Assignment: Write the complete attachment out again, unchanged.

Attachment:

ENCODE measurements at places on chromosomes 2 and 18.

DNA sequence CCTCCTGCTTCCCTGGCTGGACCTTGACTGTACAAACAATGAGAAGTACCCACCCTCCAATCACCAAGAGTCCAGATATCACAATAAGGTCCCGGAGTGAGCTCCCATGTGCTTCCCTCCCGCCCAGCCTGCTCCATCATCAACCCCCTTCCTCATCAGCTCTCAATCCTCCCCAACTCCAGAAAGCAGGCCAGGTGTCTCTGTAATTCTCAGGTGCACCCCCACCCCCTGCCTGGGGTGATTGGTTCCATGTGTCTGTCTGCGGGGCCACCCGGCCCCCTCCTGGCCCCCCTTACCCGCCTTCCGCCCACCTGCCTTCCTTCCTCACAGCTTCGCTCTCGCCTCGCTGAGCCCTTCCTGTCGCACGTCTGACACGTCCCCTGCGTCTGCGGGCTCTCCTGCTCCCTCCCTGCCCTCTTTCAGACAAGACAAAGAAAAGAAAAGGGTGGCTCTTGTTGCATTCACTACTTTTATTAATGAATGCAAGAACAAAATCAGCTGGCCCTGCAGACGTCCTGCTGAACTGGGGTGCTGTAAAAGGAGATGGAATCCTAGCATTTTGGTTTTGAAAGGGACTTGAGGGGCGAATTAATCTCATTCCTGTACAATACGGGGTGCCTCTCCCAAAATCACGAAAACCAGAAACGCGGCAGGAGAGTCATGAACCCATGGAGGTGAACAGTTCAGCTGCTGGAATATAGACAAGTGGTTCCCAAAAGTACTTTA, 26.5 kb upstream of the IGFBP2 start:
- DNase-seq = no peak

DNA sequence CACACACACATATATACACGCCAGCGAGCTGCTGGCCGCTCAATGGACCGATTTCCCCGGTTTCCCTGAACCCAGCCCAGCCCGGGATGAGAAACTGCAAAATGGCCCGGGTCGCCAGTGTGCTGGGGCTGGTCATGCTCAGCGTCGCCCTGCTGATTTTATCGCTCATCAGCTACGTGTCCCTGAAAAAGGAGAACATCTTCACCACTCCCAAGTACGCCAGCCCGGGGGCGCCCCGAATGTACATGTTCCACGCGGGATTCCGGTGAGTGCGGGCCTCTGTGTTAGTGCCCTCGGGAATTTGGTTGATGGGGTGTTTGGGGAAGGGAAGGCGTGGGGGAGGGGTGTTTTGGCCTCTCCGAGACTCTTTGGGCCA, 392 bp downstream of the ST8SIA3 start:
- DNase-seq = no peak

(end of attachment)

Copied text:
ENCODE measurements at places on chromosomes 2 and 18.

DNA sequence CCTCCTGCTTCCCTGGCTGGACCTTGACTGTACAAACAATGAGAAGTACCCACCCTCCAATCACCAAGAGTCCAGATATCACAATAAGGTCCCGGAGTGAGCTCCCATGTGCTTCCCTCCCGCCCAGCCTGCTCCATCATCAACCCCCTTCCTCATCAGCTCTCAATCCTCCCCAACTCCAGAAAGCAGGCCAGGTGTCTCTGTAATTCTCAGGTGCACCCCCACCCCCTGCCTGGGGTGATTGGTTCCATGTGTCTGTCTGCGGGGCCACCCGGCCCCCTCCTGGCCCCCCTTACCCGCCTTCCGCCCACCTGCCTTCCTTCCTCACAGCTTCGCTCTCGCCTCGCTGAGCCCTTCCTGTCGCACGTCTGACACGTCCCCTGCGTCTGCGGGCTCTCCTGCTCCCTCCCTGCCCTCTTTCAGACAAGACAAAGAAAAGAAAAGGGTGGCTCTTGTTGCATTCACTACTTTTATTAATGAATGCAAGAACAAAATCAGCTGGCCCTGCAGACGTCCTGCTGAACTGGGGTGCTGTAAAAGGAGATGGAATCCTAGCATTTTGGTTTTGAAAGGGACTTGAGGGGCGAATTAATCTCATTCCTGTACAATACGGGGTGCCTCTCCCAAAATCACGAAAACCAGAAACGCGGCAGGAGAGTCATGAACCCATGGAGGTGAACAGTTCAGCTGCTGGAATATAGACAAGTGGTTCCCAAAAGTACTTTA, 26.5 kb upstream of the IGFBP2 start:
- DNase-seq = no peak

DNA sequence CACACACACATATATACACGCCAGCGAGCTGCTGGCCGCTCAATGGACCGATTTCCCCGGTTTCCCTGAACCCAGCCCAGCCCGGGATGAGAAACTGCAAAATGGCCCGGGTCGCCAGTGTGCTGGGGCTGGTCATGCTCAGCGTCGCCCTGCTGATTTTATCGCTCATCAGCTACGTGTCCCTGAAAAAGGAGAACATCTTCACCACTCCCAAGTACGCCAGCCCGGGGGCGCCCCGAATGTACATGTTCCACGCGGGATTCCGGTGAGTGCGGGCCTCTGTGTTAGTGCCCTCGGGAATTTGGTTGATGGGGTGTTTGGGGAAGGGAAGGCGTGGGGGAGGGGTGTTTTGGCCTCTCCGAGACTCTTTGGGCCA, 392 bp downstream of the ST8SIA3 start:
- DNase-seq = no peak